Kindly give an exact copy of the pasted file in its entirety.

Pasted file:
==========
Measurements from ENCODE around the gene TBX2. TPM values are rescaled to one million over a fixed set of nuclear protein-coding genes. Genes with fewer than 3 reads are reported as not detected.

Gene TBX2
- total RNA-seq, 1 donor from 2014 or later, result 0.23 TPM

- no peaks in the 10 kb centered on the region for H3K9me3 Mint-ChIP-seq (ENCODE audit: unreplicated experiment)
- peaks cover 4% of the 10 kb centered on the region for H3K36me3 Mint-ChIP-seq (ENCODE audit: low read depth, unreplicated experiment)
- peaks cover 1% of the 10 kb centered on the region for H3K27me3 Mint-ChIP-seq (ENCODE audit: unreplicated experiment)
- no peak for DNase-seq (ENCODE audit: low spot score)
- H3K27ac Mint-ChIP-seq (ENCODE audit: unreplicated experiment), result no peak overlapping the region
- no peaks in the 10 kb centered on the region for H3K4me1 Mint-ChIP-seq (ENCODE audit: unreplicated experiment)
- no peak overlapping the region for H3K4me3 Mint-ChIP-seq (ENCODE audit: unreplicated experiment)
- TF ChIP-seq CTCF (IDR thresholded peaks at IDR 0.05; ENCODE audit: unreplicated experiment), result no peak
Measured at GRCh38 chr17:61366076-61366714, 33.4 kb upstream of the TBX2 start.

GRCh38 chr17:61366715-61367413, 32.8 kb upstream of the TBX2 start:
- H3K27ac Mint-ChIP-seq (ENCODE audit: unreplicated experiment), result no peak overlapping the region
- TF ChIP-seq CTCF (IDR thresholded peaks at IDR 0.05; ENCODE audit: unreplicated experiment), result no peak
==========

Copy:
Measurements from ENCODE around the gene TBX2. TPM values are rescaled to one million over a fixed set of nuclear protein-coding genes. Genes with fewer than 3 reads are reported as not detected.

Gene TBX2
- total RNA-seq, 1 donor from 2014 or later, result 0.23 TPM

- no peaks in the 10 kb centered on the region for H3K9me3 Mint-ChIP-seq (ENCODE audit: unreplicated experiment)
- peaks cover 4% of the 10 kb centered on the region for H3K36me3 Mint-ChIP-seq (ENCODE audit: low read depth, unreplicated experiment)
- peaks cover 1% of the 10 kb centered on the region for H3K27me3 Mint-ChIP-seq (ENCODE audit: unreplicated experiment)
- no peak for DNase-seq (ENCODE audit: low spot score)
- H3K27ac Mint-ChIP-seq (ENCODE audit: unreplicated experiment), result no peak overlapping the region
- no peaks in the 10 kb centered on the region for H3K4me1 Mint-ChIP-seq (ENCODE audit: unreplicated experiment)
- no peak overlapping the region for H3K4me3 Mint-ChIP-seq (ENCODE audit: unreplicated experiment)
- TF ChIP-seq CTCF (IDR thresholded peaks at IDR 0.05; ENCODE audit: unreplicated experiment), result no peak
Measured at GRCh38 chr17:61366076-61366714, 33.4 kb upstream of the TBX2 start.

GRCh38 chr17:61366715-61367413, 32.8 kb upstream of the TBX2 start:
- H3K27ac Mint-ChIP-seq (ENCODE audit: unreplicated experiment), result no peak overlapping the region
- TF ChIP-seq CTCF (IDR thresholded peaks at IDR 0.05; ENCODE audit: unreplicated experiment), result no peak